The year 2020 is one we'd all like to see in the rearview mirror. The whispers of a virus in China in early January became the global issue that eclipsed even the climate change obsession by the first of March.

We cowered in our homes, which became bunkers by mid-March. We were reduced to hoping others would continue to produce and sell food and household necessities. We Sham-Wowed every square inch of surface we planned to touch.

Some of us lost loved ones who, according to CDC statistics, mostly had compromised health issues when combined with exposure to COVID-19, although some died strictly from COVID-19 complications.

We became deeply divided.

As the weather warmed, a police incident in Minneapolis, Minnesota was used as the toppling event for the Black community to show more than just an end to their patience, but a massive campaign to force change in America. Protests, marches, riots followed. That also caused buildings, businesses, and even churches to come under attack. Looting, arson, and a focused rage against our police forces across the country became part of the mounting tensions.

Members of all races and demographics supported the Black Lives Matter movement – at first. A good portion of the support was stunted by those negative events tied to the protests, such as the looting and arson and other acts of violence, and failure to correct those acts by local and state governments divided us even further, as some condemned and some commended.

Our economy came to a screeching halt after a near historic surge few predicted outside of the Trump White House. Small businesses were forced to close due to COVID-19 in the spring, clearly not capable of absorbing the loss of capital like their big corporate competitors.

Just as things were allowed to partially open up as the weather warmed, business owners in some cities said riots forced them to close back down. There were multiple reports of people attempting to dine at make-shift sidewalk cafés restaurants created to stay in compliance, only to find themselves harassed and threatened by BLM or Antifa protestors as they walked past the area.

We witnessed a nasty campaign between President Donald Trump and former Vice President Joe Biden.

Despite people remaining at home more than at any time in history, we're told mail-in ballots caused the voter turnout smashed all records. Both of the candidates – winner and loser – broke the vote-getting record held by the 2008 campaign of President Barack Obama.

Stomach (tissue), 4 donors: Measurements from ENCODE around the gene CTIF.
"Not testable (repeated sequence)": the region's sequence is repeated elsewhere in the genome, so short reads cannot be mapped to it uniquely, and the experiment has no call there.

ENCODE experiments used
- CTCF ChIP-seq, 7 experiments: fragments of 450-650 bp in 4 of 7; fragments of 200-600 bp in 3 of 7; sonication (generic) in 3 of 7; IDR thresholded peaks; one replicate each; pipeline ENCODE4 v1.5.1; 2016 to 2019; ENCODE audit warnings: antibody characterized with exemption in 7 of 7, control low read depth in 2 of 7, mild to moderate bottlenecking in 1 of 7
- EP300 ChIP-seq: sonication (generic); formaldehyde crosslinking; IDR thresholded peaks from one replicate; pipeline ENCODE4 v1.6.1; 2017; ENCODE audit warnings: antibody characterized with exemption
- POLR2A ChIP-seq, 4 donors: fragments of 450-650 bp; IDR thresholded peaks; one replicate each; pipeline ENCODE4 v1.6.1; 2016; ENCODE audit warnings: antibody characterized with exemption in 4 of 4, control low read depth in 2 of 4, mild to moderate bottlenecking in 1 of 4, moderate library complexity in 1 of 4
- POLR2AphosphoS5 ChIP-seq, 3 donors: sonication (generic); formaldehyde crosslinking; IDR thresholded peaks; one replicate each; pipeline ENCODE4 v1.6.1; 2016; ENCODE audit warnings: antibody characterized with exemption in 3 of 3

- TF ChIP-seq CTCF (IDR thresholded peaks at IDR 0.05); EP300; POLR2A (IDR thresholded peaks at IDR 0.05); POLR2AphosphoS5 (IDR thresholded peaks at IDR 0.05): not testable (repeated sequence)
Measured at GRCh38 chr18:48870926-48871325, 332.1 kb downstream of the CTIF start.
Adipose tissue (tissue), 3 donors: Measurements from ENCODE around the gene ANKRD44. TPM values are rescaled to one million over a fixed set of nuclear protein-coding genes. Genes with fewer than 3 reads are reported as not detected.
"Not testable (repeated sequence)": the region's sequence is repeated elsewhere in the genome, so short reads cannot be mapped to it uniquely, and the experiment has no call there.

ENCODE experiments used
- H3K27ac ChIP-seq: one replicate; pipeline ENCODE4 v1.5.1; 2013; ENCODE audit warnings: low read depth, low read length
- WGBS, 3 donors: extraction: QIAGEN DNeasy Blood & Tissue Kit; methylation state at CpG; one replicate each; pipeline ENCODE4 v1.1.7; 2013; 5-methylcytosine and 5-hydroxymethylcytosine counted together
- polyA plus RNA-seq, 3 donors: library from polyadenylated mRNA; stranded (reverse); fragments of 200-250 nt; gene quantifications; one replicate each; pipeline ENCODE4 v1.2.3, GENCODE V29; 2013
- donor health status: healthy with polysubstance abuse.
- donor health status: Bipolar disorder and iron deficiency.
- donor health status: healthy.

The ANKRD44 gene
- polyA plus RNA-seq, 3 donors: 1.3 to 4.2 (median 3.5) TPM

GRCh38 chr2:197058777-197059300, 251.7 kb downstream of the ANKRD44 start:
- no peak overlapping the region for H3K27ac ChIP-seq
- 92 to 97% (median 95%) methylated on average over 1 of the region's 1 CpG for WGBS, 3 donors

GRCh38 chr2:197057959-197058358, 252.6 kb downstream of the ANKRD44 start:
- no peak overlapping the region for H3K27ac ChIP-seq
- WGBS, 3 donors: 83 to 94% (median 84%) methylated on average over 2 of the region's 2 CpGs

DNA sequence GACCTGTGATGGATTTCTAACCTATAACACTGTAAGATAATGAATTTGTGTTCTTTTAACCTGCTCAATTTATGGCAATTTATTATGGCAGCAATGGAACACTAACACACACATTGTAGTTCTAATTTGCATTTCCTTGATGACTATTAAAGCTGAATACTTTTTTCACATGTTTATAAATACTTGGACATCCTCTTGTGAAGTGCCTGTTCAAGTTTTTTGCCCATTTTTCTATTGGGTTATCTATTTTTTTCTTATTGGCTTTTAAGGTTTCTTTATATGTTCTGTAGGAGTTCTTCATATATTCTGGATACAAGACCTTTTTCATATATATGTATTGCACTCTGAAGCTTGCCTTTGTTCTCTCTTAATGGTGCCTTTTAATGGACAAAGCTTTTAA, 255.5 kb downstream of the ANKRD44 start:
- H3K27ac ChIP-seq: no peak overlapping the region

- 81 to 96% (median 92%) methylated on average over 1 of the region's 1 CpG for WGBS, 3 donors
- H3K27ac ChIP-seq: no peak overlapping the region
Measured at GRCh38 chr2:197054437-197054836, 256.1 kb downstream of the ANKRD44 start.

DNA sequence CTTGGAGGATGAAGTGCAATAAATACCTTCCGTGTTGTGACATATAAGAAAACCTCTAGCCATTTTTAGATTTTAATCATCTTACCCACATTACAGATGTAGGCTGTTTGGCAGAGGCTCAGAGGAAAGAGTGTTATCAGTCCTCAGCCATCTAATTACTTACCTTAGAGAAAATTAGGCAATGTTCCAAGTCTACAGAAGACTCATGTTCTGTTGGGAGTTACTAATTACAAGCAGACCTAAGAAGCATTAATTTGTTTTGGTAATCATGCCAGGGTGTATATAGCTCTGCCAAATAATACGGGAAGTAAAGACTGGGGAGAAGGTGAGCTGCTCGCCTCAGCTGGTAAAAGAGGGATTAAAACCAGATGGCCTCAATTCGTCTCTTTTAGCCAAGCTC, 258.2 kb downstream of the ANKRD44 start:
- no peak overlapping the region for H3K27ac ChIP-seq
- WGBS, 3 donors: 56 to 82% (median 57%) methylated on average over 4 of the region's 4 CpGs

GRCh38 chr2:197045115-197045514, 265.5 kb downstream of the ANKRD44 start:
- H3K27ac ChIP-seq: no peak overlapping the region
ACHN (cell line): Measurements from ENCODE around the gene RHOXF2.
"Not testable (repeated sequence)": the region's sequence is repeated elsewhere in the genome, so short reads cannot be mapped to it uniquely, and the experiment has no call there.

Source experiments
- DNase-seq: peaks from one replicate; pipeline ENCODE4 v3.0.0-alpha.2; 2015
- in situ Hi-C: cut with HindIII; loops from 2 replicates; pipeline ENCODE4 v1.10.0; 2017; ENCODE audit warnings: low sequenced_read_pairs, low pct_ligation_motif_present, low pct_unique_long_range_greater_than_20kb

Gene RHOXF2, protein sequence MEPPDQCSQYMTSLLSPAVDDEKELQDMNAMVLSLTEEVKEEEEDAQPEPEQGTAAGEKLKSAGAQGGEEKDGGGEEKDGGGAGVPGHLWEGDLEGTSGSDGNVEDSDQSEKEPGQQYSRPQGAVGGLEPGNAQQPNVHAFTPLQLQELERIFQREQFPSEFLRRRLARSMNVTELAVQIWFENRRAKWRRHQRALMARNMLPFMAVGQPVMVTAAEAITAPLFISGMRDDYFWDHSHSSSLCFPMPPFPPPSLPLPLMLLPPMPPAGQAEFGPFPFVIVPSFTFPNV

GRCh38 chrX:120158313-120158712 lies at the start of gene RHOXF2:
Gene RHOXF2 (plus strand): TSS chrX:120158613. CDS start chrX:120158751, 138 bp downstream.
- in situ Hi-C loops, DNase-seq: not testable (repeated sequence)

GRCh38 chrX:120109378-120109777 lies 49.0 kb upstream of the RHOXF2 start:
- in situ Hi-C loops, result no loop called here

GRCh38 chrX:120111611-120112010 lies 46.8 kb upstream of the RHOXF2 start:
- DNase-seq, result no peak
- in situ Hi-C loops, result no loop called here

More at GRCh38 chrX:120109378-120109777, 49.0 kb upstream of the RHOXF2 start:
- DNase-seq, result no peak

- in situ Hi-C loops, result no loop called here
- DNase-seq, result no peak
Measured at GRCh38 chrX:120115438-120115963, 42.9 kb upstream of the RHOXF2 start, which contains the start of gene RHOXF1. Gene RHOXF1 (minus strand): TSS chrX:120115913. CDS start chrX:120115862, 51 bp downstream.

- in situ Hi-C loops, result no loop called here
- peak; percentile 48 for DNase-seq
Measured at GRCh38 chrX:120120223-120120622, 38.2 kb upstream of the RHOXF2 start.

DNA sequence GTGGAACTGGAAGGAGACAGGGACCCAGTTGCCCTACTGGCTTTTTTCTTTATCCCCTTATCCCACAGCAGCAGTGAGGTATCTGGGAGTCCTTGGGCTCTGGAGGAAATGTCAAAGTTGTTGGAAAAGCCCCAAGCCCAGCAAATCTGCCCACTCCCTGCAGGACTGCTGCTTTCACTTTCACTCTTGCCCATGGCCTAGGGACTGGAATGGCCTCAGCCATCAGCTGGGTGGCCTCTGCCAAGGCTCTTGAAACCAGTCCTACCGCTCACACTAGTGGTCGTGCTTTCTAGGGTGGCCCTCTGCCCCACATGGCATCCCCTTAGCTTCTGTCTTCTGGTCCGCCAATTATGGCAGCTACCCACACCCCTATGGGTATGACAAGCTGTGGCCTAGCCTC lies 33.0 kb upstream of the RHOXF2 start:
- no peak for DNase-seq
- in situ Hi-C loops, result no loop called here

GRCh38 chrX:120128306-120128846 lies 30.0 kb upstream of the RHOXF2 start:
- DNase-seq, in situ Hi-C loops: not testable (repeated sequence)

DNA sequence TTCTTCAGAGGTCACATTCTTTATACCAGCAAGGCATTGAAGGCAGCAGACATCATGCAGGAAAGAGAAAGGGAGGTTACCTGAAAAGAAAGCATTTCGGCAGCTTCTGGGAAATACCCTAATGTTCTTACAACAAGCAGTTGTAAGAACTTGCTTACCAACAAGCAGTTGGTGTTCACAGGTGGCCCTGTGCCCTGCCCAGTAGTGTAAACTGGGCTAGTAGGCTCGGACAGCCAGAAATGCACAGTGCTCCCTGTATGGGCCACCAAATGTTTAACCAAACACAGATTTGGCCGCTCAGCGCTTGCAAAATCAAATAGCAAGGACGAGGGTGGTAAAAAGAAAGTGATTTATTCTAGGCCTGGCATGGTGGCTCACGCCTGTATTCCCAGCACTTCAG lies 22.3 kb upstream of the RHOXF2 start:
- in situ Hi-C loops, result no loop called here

While the race was much closer than the mainstream media predicted, Joe Biden holds the electoral college and popular votes with strong leads, as we wait for final certification in some states and for the electoral college to formally cast its votes on December 14.

Media commentators and the president's political adversaries continued to put the blame for everything that went wrong in 2020 on President Trump.

According to them, he "killed" the 250,000 Americans who died from or with COVID-19. They lobbed accusations that he "fueled the flames" of the riots and violence in the reaction to the deaths of George Floyd and Breonna Taylor at the hands of local police in Minneapolis and Louisville.

Ninety-two percent of Trump coverage by media was negative, according to the Media Research Center (Editor's Note: the MRC is considered "strongly right biased based on advocacy for a conservative agenda and mixed for factual reporting due to the promotion of propaganda, pseudoscience as well as a poor fact check record by their primary sources" by

Twitter and Facebook blocked sharing of a New York Post article that claimed to have proof of Joe Biden and his son Hunter involved in corruption recovered from the younger Biden's laptop, with Twitter stating it violated the company's hacked materials policy. However, conservatives and those opposing the block claimed the social media giants were suppressing the story.

Whether or not people are convinced that the election was "fixed," far more seem absolutely convinced the fairness of the election coverage was anything but balanced and fair to both.

We are now divided even further.

While millions more seek alternative ways to get news, big tech and social media are finding ways to make it more difficult to do this by the day. Conservative blog sites and news sites say they are being "de-platformed."

This has divided us further.

As we approach the American holiday of Thanksgiving and as this year is the 400th anniversary of the Pilgrims landing in Plymouth, we will not have a parade, any public ceremony, and even our God-given right to have these traditional banquets are being dictated by the government.

We will not have a gathering of more than 10 people without the threat of punishment.

So as we (immediate family only, of course) gather around the much smaller tables than last year's setting, let us all give thanks that we still have the ability to talk about the shrinking rights we are allowed to exercise, for the smaller meals in front of us, and for the money we were allowed to earn this year for our families.

Let us be thankful also to the police who protect us as they face scorn for their very profession.

I would like to thank President Trump for deregulating pharmaceuticals, allowing them to contribute to the COVID-19 "Operation Warp Speed" program which has brought a vaccine to us in the same year as the outbreak, a fact that he will not be credited for in most of the things you will read about these times in later accounts.

All these things have happened to our nation in under nine months.

What else could 2021 bring?

Ken Pittman is the host of The Ken Pittman Show on 1420 WBSM New Bedford. He can be heard Saturdays from 9 a.m. to noon. Contact him at The opinions expressed in this commentary are solely those of the author.

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